Why The Organ Is The Most Jewish Instrument
To some lovers of classical sounds, organ music seems irremediably goyish, despite outstanding achievements by such Jewish composers as Aaron Copland and Arnold Schoenberg in writing for the so-called “king of instruments.” For these, “The Organ and Its Music in German-Jewish Culture,” recently published in paperback, will be a real ear-opener. Its author, musicologist Tina Frühauf, notes that “until the Middle Ages, the organ was not officially permitted in any Christian liturgy inasmuch as instrumental music was associated… with the Jewish services once held in the temple at Jerusalem.”
Even after organs appeared in churches and became taboo for synagogues, there remained some Jewish fans of organ music, notably the 15th century Italian humanist philosopher Yohanan Alemanno, who in “Solomon’s Desire,” his commentary on the “Song of Songs,” included praise of a performance at the Mantua court by the German organist Conrad Paumann, a touring superstar of the 1400s. By the 18th century Haskalah, Europe’s Jewish Enlightenment movement, the time was ripe for a return of the organ as liturgical instrument. In 1810, at the Jacobstempel synagogue in Seesen, Lower Saxony, an organist named Gerson Rosenstein first participated in services. Debate was sparked and in 1818, Eliezer Liebermann, an Austrian Talmudist, wrote “The Bright Light,” a treatise which argued that organ playing had been the “Jewish custom in the Temple prior to the Christians’ adoption of the instrument.”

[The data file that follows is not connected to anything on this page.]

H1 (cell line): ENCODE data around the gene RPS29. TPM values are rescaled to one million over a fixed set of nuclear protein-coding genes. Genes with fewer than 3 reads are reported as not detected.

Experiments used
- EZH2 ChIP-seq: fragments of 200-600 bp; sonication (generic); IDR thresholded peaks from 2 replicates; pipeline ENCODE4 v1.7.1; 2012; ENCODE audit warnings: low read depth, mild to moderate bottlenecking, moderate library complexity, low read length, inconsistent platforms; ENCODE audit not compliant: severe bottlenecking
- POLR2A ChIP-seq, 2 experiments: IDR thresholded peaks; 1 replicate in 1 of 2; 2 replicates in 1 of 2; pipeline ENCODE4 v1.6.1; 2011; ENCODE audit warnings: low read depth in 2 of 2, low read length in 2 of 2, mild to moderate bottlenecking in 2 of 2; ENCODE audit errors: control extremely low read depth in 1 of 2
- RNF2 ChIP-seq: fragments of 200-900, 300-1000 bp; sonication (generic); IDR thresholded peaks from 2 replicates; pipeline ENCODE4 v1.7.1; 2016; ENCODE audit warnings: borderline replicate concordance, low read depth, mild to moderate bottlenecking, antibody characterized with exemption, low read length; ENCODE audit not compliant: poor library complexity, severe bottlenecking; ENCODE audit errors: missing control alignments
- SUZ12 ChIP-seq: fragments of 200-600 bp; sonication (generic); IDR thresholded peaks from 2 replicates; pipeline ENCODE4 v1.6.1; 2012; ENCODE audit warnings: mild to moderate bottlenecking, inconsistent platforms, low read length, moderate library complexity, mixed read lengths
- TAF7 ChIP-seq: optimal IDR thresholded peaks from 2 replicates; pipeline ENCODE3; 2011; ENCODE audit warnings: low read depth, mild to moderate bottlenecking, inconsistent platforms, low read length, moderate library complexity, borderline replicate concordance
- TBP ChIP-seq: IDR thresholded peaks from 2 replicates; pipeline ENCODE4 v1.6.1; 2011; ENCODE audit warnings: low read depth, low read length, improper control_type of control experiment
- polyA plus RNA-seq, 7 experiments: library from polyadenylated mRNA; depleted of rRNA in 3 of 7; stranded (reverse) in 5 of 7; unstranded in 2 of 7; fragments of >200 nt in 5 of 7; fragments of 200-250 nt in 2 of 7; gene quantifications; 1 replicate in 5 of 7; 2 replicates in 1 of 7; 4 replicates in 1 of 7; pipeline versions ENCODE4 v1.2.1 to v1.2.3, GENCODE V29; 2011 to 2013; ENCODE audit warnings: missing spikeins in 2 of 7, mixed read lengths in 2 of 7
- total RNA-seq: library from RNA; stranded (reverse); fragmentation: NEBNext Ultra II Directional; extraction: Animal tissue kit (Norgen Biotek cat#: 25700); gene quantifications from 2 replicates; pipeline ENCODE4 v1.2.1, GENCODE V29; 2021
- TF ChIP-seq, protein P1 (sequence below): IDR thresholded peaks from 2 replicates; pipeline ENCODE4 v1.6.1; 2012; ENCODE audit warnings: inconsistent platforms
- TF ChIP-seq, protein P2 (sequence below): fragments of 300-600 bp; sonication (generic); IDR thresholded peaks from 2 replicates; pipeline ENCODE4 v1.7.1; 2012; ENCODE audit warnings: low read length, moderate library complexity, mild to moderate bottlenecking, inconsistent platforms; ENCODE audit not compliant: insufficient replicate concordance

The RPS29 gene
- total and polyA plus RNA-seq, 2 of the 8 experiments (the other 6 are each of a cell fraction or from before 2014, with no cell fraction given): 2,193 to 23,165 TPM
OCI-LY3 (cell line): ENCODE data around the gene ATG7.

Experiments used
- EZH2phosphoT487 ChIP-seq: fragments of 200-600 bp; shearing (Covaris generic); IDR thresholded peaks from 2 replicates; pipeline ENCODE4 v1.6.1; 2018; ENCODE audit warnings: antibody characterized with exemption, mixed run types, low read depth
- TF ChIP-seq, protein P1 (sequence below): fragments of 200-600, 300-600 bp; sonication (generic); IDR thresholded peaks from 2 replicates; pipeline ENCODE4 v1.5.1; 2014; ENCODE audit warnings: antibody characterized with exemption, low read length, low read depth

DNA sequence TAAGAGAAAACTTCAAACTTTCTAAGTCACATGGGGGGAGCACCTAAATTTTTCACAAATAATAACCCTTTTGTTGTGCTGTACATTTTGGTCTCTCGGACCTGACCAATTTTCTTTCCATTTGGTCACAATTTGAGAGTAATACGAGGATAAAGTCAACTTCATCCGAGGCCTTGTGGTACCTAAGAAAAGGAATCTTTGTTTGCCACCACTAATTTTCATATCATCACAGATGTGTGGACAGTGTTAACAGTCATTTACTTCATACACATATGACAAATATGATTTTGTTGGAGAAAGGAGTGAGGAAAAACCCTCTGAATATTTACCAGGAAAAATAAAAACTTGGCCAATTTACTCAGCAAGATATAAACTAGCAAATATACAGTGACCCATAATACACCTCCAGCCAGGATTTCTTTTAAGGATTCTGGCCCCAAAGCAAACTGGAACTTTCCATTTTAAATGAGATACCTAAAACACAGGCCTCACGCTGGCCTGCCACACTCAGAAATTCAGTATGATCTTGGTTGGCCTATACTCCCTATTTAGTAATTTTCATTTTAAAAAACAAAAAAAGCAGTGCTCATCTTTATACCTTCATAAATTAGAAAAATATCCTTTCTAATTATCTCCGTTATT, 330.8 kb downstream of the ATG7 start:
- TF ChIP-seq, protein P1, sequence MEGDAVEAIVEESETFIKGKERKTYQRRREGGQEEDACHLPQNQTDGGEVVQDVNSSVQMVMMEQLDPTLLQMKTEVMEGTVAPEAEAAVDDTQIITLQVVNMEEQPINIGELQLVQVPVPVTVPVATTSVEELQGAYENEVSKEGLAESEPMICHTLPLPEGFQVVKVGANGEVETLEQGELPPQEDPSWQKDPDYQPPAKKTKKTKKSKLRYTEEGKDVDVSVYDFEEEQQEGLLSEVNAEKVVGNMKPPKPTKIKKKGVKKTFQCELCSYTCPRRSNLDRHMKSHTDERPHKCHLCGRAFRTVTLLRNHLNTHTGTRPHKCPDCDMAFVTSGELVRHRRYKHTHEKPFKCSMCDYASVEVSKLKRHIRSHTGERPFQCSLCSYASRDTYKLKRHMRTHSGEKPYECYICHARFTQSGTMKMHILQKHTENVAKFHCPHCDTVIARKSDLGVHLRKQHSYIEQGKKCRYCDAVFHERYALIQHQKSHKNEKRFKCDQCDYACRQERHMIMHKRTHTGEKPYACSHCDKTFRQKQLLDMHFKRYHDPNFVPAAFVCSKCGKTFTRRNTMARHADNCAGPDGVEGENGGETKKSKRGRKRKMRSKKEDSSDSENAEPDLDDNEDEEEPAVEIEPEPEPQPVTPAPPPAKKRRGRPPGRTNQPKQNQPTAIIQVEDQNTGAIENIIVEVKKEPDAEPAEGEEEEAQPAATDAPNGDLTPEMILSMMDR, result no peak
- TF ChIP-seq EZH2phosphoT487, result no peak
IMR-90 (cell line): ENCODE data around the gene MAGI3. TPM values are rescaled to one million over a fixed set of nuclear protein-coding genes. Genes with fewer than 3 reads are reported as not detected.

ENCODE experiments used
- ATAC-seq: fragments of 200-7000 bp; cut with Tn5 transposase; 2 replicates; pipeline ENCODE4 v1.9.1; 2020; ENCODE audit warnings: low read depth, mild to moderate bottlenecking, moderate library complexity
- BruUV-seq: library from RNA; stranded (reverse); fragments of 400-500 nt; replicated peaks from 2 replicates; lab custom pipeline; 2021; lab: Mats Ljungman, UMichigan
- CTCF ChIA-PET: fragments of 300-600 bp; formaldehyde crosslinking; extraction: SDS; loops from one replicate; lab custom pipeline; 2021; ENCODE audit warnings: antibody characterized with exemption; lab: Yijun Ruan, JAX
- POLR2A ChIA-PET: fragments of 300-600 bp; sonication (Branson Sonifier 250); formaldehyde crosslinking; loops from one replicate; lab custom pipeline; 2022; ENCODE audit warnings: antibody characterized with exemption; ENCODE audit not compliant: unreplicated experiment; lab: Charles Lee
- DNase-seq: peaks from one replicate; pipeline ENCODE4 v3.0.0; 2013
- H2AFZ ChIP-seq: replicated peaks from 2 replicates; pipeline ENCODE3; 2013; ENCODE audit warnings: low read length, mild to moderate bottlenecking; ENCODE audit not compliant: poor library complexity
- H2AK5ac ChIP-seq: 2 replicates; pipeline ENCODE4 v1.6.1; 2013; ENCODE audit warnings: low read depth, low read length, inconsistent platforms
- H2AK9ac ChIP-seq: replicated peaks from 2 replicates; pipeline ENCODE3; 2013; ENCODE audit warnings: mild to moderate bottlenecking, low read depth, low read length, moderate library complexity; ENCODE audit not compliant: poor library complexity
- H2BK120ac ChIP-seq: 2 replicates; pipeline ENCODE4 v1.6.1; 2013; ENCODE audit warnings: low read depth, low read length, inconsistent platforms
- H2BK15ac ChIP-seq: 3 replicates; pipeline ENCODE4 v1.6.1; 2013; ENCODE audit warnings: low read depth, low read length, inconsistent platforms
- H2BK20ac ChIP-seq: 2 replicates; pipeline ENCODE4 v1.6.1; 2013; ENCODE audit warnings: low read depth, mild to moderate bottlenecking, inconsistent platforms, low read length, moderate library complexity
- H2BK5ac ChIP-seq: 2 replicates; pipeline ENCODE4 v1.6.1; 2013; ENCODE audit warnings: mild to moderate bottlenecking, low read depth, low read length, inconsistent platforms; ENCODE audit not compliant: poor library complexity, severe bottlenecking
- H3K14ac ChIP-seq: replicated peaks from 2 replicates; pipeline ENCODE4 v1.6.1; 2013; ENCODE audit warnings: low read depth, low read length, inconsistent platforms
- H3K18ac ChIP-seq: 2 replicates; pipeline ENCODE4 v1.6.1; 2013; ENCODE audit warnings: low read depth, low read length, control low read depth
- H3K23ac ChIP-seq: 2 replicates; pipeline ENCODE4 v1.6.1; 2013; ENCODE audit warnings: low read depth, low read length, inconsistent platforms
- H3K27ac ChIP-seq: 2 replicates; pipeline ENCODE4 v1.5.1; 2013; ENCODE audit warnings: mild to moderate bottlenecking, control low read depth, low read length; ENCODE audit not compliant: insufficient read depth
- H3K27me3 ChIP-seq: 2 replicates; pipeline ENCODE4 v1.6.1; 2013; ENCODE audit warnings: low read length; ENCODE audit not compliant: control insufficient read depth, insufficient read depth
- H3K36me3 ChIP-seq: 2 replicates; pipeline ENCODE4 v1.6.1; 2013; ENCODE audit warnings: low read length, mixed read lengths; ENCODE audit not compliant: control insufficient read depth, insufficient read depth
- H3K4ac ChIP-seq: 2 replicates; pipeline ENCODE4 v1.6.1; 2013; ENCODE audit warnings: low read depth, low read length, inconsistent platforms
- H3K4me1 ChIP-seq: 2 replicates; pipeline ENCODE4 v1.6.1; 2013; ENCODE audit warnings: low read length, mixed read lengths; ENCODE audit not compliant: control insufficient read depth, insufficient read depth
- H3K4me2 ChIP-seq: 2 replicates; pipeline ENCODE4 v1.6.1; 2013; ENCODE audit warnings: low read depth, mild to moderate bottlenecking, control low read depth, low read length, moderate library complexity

Some rabbis worried that if organs needed repair or adjustment on Shabbat, would that qualify as work, and if so, would a Shabbas goy be required to do it? An 1845 resolution decided that according to the Talmud, music-making qualified as a “display of art” and therefore was not work. The Vienna chazzan Salomon Sulzer opined in 1869 that a special virtue of the organ was that it was loud enough to easily “cover dissonances” of inferior cantors guilty of “trivial vocal ornamentations” or “weepy Polish virtuosity,” resulting in “that self-satisfied pseudo-artistry which often attacks esthetic beauty as a mildew attacks a seedling crop and poison it.” In 1933, Berlin organist Ludwig Altman was hired by one congregation only after he proved he could play thunderously enough to drown out a painful-sounding cantor.
Organ playing in European synagogues was violently halted, along with so much else, in 1938, but has enjoyed an afterlife in Israel, where many modern composers, such as Jacob Gilboa, Josef Dorman, and Ari Ben-Shabtai, are inspired by the instrument, even more than in today’s America.
Listen to Aaron Copland’s Symphony for Organ and Orchestra (1924] here.
Listen to part of Arnold Schoenberg’s “Variations on a Recitative for Organ (1941)” here.